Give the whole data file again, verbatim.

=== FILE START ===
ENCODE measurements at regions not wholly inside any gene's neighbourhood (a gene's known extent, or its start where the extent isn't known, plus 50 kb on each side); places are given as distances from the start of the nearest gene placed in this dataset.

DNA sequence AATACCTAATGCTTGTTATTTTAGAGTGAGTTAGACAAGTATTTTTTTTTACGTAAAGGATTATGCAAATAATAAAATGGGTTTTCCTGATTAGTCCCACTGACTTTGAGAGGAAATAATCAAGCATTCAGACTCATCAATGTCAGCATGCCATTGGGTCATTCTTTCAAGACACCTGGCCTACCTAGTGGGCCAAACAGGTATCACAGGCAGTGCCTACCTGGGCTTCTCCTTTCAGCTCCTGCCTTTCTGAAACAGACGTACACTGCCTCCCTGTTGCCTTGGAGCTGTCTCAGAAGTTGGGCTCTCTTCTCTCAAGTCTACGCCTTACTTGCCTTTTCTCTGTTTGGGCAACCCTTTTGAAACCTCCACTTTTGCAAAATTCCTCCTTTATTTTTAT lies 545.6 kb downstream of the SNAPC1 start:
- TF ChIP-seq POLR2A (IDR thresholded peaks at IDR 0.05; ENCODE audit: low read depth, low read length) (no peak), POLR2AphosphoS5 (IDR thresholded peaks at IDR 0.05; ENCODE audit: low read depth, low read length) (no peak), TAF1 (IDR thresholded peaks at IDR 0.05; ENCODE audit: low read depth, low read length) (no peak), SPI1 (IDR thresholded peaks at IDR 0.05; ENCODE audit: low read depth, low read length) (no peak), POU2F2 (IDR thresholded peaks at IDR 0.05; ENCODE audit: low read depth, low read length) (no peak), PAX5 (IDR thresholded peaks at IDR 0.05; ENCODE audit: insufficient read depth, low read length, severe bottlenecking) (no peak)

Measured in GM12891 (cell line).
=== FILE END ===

ENCODE measurements at regions not wholly inside any gene's neighbourhood (a gene's known extent, or its start where the extent isn't known, plus 50 kb on each side); places are given as distances from the start of the nearest gene placed in this dataset.

DNA sequence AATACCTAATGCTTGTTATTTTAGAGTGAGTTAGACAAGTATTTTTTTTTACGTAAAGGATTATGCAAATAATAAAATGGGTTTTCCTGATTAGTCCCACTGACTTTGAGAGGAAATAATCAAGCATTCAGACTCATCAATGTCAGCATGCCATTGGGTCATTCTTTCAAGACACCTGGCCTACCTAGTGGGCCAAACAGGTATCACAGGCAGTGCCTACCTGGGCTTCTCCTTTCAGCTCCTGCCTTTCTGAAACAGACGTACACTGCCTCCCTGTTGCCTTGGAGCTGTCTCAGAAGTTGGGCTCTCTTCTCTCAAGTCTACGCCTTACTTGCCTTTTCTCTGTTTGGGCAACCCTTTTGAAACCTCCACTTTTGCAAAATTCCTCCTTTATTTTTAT lies 545.6 kb downstream of the SNAPC1 start:
- TF ChIP-seq POLR2A (IDR thresholded peaks at IDR 0.05; ENCODE audit: low read depth, low read length) (no peak), POLR2AphosphoS5 (IDR thresholded peaks at IDR 0.05; ENCODE audit: low read depth, low read length) (no peak), TAF1 (IDR thresholded peaks at IDR 0.05; ENCODE audit: low read depth, low read length) (no peak), SPI1 (IDR thresholded peaks at IDR 0.05; ENCODE audit: low read depth, low read length) (no peak), POU2F2 (IDR thresholded peaks at IDR 0.05; ENCODE audit: low read depth, low read length) (no peak), PAX5 (IDR thresholded peaks at IDR 0.05; ENCODE audit: insufficient read depth, low read length, severe bottlenecking) (no peak)

Measured in GM12891 (cell line).